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About half of the subsidiary’s files were in Spanish, but OSFI failed to send properly trained staff who were proficient in that language, one of those people said.

“OSFI has the appropriate resources including the necessary language support to pursue its supervisory obligations,” spokesman Gilbert Le Gras wrote in a statement.

“In addition, OSFI has productive working relationships with our regulatory peers around the globe, and before performing supervisory reviews in other jurisdictions OSFI informs host regulators and provides notice, timelines and scope for the review,” Mr. Le Gras added. For its part, the FDIC declined to answer questions about its dispute with OSFI.

While the FDIC took the view that OSFI was being overly zealous during its review of Scotiabank de Puerto Rico, the Canadian regulator flagged a number of problems in its audit, the sources said.

For instance, OSFI found inconsistencies between banking files (documents prepared by staff in charge of client relationships) and the subsidiary’s credit files (paperwork maintained by the credit department’s staff). In some cases, the regulator found that banking staff had failed to share records with the credit department. As a result, the credit department had information gaps in its files.

OSFI takes such documentation discrepancies seriously because they can reveal problems with a bank’s due diligence on credit decisions, its compliance with know-your-client rules and other potential weaknesses with internal controls designed to catch fraud, money laundering and mitigate other reputational risks.

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As part of its assessment, OSFI scrutinized Scotiabank’s own internal audit of its Puerto Rican operations, the sources said.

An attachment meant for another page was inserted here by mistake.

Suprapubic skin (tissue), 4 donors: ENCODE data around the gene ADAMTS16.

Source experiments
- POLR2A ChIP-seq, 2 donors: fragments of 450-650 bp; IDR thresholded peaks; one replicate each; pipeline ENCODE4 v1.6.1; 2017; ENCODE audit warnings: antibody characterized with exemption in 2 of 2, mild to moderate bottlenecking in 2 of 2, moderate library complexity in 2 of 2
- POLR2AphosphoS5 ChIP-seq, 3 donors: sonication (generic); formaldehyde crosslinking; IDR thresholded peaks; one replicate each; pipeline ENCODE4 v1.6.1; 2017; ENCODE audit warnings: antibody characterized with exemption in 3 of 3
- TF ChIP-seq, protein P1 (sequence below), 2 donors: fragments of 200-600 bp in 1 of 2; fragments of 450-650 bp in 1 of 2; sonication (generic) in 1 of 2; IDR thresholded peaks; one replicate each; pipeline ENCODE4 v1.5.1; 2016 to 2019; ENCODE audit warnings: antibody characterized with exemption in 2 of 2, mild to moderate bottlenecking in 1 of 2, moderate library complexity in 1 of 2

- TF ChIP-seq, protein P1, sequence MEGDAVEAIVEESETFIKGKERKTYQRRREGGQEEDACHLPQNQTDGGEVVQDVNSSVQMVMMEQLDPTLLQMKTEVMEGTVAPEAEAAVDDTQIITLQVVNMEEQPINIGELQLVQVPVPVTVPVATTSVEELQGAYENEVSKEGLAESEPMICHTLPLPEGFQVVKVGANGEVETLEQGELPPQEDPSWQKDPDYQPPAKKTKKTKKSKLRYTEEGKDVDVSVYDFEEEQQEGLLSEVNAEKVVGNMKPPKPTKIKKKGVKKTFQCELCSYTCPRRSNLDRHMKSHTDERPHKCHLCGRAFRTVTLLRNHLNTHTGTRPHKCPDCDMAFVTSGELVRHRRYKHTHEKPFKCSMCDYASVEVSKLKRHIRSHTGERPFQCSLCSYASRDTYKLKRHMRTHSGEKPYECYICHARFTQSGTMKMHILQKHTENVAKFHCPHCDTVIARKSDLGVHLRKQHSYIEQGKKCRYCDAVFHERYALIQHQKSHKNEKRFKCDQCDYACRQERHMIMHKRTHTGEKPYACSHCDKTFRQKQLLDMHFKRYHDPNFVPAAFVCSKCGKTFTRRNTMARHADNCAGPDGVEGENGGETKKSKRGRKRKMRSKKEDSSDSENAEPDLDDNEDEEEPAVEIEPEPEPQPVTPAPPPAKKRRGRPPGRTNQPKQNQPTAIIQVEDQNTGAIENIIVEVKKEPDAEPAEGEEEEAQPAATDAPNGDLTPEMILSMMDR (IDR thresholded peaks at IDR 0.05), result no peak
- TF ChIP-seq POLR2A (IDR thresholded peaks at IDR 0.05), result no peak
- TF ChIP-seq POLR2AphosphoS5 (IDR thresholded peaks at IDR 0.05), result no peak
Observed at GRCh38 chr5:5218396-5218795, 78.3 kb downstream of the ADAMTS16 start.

After completing its audit of Scotiabank de Puerto Rico, OSFI informed the bank that it would conduct a similar sweep of its commercial files in Mexico, the sources said. Scotiabank Mexico is the bank’s largest foreign subsidiary.

In preparation for the regulator’s visit, the bank spent about six months vetting its Mexican subsidiary’s commercial files to ensure that they would be in pristine condition for OSFI, one of the people said. Both OSFI and Scotiabank declined comment on the Mexican audit.

Scotiabank’s planned sale of its operations in Puerto Rico and the U.S. Virgin Islands is part of CEO Brian Porter’s broader strategy to remove risk from the bank, while increasing its focus on core international markets of Mexico, Chile, Colombia and Peru.

“Bank of Nova Scotia’s announced exit from Puerto Rico benefits the Canadian bank’s risk profile and capital position,” Fitch Ratings wrote in a research note.

The proposed transaction marks the third time in about seven months that Scotiabank has announced divestitures in the Caribbean. In November, 2018, the bank announced plans to sell its insurance subsidiaries in Jamaica and Trinidad and Tobago, and a separate deal to sell its banking operations in nine other countries. Scotiabank said it made the decision to sell those assets because of “increasing regulatory complexity” and the associated compliance costs. The following month, Scotiabank announced the sale of its pension and insurance operations in the Dominican Republic.

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Other Canadian banks have also reduced their exposure to the Caribbean in recent years. In 2014, Royal Bank of Canada sold its Jamaican operations at a loss. RBC would later shutter its wealth-management business in the Caribbean owing to money-laundering risks.

Canadian Imperial Bank of Commerce, meanwhile, tried but failed to jettison part of its stake in FirstCaribbean bank. Last year, CIBC nixed plans for an initial public offering of that subsidiary in the United States.